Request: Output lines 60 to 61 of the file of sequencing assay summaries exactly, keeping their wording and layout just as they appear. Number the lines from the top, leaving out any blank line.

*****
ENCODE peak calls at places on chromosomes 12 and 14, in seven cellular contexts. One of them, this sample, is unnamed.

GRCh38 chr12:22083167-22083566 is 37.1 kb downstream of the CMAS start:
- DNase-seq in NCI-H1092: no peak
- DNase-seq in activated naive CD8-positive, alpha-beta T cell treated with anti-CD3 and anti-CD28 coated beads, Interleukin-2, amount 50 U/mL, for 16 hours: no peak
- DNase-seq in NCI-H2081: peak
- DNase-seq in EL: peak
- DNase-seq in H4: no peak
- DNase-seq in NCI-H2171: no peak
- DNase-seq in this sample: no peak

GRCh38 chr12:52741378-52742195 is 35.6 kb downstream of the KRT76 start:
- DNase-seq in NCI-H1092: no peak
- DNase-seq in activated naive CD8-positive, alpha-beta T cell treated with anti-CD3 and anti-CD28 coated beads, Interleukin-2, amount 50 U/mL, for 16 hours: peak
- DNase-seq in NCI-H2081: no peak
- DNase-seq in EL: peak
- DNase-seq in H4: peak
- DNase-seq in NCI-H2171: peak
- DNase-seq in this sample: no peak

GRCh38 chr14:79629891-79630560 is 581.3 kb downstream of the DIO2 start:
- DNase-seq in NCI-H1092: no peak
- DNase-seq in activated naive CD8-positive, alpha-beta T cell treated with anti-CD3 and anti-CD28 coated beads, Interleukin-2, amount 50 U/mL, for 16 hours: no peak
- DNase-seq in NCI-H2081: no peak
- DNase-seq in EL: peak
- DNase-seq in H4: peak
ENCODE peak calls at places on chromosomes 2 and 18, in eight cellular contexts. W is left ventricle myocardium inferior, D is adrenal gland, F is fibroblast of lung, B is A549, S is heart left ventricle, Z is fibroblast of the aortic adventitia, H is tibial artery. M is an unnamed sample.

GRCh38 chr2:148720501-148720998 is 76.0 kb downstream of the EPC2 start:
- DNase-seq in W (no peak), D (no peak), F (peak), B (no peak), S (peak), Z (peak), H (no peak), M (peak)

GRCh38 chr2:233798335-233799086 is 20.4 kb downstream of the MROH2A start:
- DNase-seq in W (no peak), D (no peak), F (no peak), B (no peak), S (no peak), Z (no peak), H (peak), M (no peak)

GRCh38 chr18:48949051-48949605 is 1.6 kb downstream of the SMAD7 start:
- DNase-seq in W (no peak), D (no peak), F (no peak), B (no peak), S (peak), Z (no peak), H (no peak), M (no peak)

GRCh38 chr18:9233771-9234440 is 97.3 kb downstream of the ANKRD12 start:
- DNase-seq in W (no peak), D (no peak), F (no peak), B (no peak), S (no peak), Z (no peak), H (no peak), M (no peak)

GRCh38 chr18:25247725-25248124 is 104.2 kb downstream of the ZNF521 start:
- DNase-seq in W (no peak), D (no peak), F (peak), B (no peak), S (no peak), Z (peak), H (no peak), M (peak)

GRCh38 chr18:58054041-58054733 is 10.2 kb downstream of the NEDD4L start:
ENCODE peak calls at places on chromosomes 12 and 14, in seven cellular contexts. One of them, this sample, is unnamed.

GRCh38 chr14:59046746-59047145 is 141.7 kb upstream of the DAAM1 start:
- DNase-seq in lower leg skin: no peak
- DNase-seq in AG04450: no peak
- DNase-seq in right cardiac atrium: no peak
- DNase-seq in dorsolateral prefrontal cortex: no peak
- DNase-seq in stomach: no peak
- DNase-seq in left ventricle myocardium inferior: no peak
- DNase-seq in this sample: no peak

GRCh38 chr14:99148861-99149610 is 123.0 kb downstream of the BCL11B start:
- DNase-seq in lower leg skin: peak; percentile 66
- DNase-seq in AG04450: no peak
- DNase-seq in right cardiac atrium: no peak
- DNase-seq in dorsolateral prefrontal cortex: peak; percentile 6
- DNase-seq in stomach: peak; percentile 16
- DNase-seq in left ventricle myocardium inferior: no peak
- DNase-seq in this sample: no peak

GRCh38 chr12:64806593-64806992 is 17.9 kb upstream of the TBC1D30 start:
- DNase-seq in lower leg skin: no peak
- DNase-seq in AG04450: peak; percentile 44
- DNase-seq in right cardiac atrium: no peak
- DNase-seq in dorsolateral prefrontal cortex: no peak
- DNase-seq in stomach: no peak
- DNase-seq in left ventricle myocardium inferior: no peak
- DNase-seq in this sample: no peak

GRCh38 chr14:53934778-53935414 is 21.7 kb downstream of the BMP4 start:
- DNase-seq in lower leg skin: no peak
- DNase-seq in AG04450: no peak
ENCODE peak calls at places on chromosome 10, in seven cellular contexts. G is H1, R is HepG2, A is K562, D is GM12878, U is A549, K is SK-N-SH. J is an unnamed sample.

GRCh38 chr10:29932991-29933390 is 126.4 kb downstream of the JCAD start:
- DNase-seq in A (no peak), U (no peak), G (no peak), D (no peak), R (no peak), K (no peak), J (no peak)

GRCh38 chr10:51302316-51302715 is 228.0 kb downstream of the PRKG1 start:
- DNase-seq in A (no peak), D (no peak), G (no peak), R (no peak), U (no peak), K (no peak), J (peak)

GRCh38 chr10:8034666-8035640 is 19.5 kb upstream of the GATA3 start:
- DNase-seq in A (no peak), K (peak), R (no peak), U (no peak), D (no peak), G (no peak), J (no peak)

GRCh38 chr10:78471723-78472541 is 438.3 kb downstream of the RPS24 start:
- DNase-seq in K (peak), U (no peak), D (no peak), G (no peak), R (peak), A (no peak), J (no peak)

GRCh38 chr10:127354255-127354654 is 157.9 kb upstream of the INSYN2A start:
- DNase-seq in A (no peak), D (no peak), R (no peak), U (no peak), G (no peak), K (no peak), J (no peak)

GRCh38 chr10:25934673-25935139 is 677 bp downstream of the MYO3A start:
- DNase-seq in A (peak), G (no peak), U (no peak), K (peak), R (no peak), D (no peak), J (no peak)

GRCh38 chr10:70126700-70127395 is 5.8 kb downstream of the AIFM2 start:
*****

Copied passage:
- DNase-seq in this sample: no peak

GRCh38 chr14:53934778-53935414 is 21.7 kb downstream of the BMP4 start: